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TL;DR: As a fresh face at Kent State University, Assistant Professor Judith Gere, Ph.D., is looking to shake things up with her trail-blazing research about how relationships affect our pursuit of life goals.
While Dr. Judith Gere may only be in her second year at Kent State University, she has spent the last decade of her life studying relationships, and her work has already made a significant impact on the field.
Her primary line of research focuses on how people go after goals within the context of a romantic relationship, whether together or separately, and how those pursuits affect the overall relationship and the well-being of both partners.
Gere is on a mission to find empirical evidence that shows what conflict-resolution strategies work best when couples disagree about their individual and joint goals.
“I was just always interested in how people resolve those kinds of conflicts and what the consequences are of solving those conflicts in different ways,” she said. “Is there a better way to go about it that has better results for the self and the relationship partner?”
Some of Gere’s most compelling research is her longitudinal studies, which cover the gambit of goal pursuit within relationships, including health effects and the role of self-efficacy.
During one study over an 18-month period, Gere examined 152 arthritis patients and their spouses to determine if patient and spouse confidence in arthritis management goals influenced the well-being and health outcomes of the patient.
“We found that whether the partner believed the patient could effectively manage their arthritis actually had significant effect in the long term,” she said.
Another longitudinal study she is currently conducting focuses on whether people adjust their personal goals in new relationships and how conflict may arise if those personal goals aren’t congruent. The participants consist of 78 couples who have been together less than four months.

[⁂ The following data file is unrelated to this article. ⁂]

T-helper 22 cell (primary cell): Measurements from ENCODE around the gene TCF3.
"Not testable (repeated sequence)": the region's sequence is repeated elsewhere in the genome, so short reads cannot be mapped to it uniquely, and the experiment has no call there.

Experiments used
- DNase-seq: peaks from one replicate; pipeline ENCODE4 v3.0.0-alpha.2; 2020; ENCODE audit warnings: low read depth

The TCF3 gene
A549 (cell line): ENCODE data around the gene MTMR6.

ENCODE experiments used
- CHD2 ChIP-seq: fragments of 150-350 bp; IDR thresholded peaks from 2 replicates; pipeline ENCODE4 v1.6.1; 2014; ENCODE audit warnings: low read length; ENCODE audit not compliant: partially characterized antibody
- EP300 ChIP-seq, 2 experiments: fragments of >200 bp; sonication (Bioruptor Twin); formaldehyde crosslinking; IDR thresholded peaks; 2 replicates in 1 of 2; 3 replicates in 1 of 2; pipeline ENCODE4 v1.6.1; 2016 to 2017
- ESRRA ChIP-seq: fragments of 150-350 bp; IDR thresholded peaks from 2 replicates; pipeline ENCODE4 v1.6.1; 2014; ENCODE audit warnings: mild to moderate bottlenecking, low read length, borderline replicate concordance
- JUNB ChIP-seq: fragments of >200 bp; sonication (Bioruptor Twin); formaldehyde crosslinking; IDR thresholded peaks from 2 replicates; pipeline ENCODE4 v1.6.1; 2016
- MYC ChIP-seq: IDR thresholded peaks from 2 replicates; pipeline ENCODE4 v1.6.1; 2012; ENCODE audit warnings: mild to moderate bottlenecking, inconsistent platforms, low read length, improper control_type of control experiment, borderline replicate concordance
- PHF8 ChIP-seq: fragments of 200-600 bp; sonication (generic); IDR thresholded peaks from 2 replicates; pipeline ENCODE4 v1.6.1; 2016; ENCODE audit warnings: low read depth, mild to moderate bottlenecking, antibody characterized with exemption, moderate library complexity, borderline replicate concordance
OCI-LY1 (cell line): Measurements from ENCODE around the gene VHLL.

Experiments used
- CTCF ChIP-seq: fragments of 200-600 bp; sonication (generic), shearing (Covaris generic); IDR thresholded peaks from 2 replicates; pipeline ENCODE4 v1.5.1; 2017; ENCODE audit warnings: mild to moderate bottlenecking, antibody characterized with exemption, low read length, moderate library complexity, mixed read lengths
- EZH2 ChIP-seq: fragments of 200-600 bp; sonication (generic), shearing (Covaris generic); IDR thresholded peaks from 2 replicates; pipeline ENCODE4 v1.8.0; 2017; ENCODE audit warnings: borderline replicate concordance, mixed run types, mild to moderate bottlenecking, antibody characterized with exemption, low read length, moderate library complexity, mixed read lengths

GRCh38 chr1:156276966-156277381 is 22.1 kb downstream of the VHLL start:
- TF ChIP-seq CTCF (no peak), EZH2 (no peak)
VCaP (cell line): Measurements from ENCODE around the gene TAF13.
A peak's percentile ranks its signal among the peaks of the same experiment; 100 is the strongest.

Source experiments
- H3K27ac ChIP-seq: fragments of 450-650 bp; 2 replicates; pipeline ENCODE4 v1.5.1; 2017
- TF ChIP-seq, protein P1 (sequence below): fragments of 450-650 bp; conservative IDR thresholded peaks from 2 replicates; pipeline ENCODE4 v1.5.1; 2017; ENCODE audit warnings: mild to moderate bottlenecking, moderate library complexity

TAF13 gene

Even just looking at the first two sessions with the participants, Gere saw some surprising results, including partners discontinuing their pursuit of a personal goal.
“The evidence suggests that when people reported that they experienced conflict with their partner when they tried to pursue a particular goal, they were more likely to devalue those goals,” she said.
The next phase in Gere’s work is to examine if initial compatibility and the types of goals make a difference and to what degree partners can accommodate each other that still results in a well-functioning relationship.
“If you’re giving up goals that are basically part of your identity, then that’s probably not going to be a good thing for your overall well-being because you’re sacrificing who you are to accommodate your partner,” she said. “I think it’s important for people to know to what extent they should or shouldn’t accommodate their partner.”
With her past, present and future research, Gere hopes to provide couples with solid evidence that shows them how to effectively manage their goals without having to make sacrifices that prohibit a successful relationship.
“The reason why I do this research is because I do think that it’s applicable to the average person, and I think it is important for people to know scientific evidence for what works and what doesn’t,” she said. “Sometimes people have their own intuitions and their own ideas about what they think works, and that’s not necessarily what the evidence shows.”